Episode 47 – Imago Dei- Breaking the Cycle of Poverty

Today is August 26th my name is Tom Heath and you’re listening to “Life Along the Streetcar”. This week we take you to a top performing middle school in the heart of downtown and make indoor football official for Tucson.

If you weren’t looking for it, you’d probably miss it. Nestled between a barber shop and a parking garage in Downtown is one of the best performing middle schools in the city. Imago Dei Middle School was founded in 2005 by The Rev. Susan Anderson-Smith and The Rev. Anne Sawyer to address inequality of educational and life opportunities for low-income children in Tucson.

Built on Episcopalian principles of social justice, Imago Dei’s purpose is to break a cycle of poverty through education and help students achieve their full potential. The student body is comprised of boys and girls grades 5-8 from diverse Tucson families, all of whom qualify for the free or reduced school lunch program under federal rules. There is no other qualification for admission. Currently, they are 100% minority with a large population of refugees from African conflicts.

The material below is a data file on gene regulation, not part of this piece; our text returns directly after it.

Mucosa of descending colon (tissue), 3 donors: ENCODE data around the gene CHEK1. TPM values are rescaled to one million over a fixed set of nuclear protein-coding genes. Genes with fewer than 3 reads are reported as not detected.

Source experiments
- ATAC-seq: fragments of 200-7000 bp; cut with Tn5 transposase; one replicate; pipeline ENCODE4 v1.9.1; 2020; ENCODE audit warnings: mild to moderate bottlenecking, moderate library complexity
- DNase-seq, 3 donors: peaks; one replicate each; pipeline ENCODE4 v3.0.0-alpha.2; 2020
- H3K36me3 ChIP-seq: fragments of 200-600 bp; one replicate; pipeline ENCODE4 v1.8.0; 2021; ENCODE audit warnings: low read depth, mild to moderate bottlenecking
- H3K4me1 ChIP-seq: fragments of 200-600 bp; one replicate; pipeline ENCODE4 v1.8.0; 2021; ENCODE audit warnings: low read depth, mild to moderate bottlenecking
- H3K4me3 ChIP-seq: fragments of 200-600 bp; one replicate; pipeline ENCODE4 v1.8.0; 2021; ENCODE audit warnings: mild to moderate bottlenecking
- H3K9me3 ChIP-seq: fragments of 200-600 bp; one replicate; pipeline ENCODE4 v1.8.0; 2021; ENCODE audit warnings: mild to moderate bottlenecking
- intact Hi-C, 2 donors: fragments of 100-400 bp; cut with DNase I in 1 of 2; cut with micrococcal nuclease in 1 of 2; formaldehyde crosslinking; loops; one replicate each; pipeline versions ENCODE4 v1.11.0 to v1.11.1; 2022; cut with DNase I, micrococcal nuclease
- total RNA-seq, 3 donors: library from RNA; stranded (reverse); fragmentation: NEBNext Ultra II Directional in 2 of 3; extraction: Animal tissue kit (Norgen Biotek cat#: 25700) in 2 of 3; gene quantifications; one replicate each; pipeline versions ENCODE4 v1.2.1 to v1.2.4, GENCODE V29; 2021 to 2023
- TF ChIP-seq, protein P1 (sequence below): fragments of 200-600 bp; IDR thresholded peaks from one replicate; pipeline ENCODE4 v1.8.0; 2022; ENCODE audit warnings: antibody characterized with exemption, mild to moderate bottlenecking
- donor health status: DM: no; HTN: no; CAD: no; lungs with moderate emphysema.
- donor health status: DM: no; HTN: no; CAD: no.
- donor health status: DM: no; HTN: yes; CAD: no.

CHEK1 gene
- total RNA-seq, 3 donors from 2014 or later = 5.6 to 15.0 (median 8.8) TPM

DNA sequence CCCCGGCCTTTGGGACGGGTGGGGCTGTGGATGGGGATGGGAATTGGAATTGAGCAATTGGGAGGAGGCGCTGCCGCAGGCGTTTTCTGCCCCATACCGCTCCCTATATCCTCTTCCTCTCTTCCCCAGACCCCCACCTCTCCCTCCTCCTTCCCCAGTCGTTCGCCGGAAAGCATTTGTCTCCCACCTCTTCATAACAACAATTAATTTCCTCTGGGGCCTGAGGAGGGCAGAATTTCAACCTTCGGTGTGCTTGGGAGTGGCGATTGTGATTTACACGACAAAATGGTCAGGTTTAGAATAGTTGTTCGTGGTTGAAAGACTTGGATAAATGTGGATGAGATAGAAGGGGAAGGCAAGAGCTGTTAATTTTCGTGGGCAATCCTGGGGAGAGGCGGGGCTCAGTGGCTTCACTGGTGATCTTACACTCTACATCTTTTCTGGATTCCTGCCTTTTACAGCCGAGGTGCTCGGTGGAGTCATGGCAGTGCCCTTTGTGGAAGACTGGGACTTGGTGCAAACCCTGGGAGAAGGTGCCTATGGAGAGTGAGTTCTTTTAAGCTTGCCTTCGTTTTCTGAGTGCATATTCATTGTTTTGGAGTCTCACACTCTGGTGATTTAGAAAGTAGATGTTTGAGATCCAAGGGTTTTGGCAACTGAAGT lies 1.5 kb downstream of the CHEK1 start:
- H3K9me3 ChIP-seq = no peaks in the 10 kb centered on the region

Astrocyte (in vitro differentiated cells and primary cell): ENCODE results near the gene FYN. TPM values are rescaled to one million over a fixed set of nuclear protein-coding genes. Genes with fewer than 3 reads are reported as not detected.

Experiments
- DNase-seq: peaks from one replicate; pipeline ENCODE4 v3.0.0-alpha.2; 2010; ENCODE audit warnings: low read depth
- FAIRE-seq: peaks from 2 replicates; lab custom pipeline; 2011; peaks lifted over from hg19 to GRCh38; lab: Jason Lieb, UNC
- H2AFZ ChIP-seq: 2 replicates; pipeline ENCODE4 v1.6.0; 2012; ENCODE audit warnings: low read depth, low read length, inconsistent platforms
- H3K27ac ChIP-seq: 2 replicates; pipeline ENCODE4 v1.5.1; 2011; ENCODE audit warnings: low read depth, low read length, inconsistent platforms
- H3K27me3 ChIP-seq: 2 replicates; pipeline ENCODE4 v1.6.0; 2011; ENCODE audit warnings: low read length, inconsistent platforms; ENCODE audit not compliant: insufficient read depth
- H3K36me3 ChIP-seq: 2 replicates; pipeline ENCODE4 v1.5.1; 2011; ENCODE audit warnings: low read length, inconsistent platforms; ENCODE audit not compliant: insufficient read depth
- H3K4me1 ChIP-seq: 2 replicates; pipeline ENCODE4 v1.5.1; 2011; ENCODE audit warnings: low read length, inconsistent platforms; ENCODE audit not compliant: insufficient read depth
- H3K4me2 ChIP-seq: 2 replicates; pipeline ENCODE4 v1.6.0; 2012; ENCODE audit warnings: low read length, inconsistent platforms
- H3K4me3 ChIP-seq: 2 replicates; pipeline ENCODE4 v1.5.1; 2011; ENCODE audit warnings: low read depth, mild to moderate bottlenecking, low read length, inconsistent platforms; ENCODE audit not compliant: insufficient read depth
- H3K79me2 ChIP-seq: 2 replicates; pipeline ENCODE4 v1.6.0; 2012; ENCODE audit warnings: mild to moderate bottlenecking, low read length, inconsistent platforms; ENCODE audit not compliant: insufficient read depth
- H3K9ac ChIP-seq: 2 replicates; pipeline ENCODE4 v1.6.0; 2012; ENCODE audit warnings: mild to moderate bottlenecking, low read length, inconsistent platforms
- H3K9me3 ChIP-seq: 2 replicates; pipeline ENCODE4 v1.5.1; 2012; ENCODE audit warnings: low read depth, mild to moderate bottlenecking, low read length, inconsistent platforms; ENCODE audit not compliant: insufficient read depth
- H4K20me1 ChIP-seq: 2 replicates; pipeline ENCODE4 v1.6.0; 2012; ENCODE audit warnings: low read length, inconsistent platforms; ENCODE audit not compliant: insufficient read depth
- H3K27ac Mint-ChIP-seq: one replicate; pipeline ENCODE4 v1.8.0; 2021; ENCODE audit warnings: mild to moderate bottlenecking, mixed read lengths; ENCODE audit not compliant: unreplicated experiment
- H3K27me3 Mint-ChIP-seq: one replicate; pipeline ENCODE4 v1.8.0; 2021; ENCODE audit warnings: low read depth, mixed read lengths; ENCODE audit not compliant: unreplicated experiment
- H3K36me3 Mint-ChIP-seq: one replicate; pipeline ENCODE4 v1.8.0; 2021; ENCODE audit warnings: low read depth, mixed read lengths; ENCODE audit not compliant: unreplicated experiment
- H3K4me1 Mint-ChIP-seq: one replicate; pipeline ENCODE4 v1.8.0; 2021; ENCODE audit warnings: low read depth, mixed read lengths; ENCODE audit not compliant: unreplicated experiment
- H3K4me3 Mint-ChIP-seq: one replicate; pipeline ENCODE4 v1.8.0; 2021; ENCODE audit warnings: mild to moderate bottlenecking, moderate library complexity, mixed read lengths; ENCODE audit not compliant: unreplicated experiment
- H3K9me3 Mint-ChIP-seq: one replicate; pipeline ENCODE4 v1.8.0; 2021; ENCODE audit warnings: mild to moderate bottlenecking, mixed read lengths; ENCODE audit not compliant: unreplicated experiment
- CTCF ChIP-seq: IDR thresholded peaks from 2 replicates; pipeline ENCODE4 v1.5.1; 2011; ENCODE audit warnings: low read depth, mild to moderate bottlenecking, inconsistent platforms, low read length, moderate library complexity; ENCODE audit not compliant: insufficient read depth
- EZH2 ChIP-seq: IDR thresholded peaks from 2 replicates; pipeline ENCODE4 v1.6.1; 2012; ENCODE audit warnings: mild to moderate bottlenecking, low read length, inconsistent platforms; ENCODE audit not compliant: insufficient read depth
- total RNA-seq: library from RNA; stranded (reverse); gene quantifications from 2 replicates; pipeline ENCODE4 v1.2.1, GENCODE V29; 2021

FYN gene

Despite the challenging background and limited resources of the families, Imago Dei students excel. 90% of them go on to graduate high school and 80% of the alumni are pursuing college or career training. Those stats far exceed Pima County Averages for low-income students.

We sat down with the Head of School, Cameron Taylor, to get a glimpse of what has made them so successful.

Cameron gave us a thorough background of the founders and their vision for this model. He also discussed the importance of supporting the graduates and their families as part of the success in breaking cycles of poverty. The school is open to all who meet the economic criteria but is an Episcopalian School so we discussed how spirituality and religion are addressed throughout the day and you can hear more from those conversations in our extended interview on Facebook.

There is so much more to this story, to the connections the school has forged with its downtown neighbors, and Imago Dei’s plans for more workshop driven family support activities. So we will be back to school later this year and check in with a progress report.